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Title: Bio-responsive polymer hydrogels homeostatically regulate blood coagulation
Authors: Maitz, M.F.Freudenberg, U.Tsurkan, M.V.Fischer, M.Beyrich, T.Werner, C.
Publishers Version: https://doi.org/10.1038/ncomms3168
Issue Date: 2013
Published in: Nature Communications Vol. 4 (2013)
Publisher: London : Nature Publishing Group
Abstract: Bio-responsive polymer architectures can empower medical therapies by engaging molecular feedback-response mechanisms resembling the homeostatic adaptation of living tissues to varying environmental constraints. Here we show that a blood coagulation-responsive hydrogel system can deliver heparin in amounts triggered by the environmental levels of thrombin, the key enzyme of the coagulation cascade, which - in turn - becomes inactivated due to released heparin. The bio-responsive hydrogel quantitatively quenches blood coagulation over several hours in the presence of pro-coagulant stimuli and during repeated incubation with fresh, non-anticoagulated blood. These features enable the introduced material to provide sustainable, autoregulated anticoagulation, addressing a key challenge of many medical therapies. Beyond that, the explored concept may facilitate the development of materials that allow the effective and controlled application of drugs and biomolecules.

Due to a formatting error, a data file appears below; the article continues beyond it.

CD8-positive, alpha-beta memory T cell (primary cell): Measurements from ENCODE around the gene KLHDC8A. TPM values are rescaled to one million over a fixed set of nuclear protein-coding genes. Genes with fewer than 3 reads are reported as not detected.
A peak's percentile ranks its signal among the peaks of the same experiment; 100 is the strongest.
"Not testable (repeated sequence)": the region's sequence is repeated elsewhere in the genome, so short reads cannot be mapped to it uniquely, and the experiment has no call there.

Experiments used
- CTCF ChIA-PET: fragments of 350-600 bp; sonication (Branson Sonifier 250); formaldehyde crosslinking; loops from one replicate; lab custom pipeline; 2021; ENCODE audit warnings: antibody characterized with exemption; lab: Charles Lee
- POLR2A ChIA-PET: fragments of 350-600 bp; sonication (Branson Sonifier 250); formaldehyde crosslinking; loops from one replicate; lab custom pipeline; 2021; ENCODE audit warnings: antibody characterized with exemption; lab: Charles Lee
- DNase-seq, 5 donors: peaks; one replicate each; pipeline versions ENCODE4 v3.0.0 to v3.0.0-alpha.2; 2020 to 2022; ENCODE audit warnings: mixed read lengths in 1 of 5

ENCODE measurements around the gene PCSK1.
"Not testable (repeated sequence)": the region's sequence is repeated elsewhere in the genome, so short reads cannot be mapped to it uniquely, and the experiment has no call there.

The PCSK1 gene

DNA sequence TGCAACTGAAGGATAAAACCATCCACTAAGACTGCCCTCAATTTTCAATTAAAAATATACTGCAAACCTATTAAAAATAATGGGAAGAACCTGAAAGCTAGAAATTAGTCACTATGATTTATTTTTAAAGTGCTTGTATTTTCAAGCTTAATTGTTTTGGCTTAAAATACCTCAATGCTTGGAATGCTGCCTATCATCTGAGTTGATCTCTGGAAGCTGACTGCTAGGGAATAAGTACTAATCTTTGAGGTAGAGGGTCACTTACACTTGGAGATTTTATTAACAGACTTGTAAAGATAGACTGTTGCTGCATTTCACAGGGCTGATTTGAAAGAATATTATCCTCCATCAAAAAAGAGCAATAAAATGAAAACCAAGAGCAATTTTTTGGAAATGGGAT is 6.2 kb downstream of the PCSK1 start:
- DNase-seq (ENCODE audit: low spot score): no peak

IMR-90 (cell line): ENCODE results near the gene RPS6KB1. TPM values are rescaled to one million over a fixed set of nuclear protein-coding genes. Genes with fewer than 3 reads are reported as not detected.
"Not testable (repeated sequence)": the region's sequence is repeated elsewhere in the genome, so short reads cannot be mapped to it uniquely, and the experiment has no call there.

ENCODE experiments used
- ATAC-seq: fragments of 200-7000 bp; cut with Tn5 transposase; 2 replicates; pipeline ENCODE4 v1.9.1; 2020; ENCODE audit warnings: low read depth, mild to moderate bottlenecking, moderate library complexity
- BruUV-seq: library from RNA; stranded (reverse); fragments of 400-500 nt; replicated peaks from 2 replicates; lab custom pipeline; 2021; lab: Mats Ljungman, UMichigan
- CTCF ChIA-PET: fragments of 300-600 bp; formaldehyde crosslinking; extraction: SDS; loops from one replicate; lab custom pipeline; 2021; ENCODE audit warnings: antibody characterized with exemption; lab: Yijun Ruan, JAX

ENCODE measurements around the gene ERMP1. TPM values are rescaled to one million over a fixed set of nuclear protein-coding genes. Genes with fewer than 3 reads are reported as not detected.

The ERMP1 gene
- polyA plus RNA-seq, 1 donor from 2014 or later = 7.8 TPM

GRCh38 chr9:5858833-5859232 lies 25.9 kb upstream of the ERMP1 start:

Keywords: anticoagulant agent; heparin; polymer; procoagulant; thrombin; anticoagulant; bioactivity; blood; coagulation; disease treatment; enzyme activity; functional role; gel; homeostasis; medicine; molecular analysis; polymer; anticoagulation; article; blood clotting; blood transfusion; cross linking; elasticity; homeostasis; hydrogel; thrombocyte activation; Anticoagulants; Blood Coagulation; Delayed-Action Preparations; Heparin; Homeostasis; Humans; Hydrogels; Oligopeptides; Polyethylene Glycols; Polymers; Thrombin
DDC: 610
License: CC BY-NC-ND 3.0 Unported
Link to License: https://creativecommons.org/licenses/by-nc-nd/3.0/
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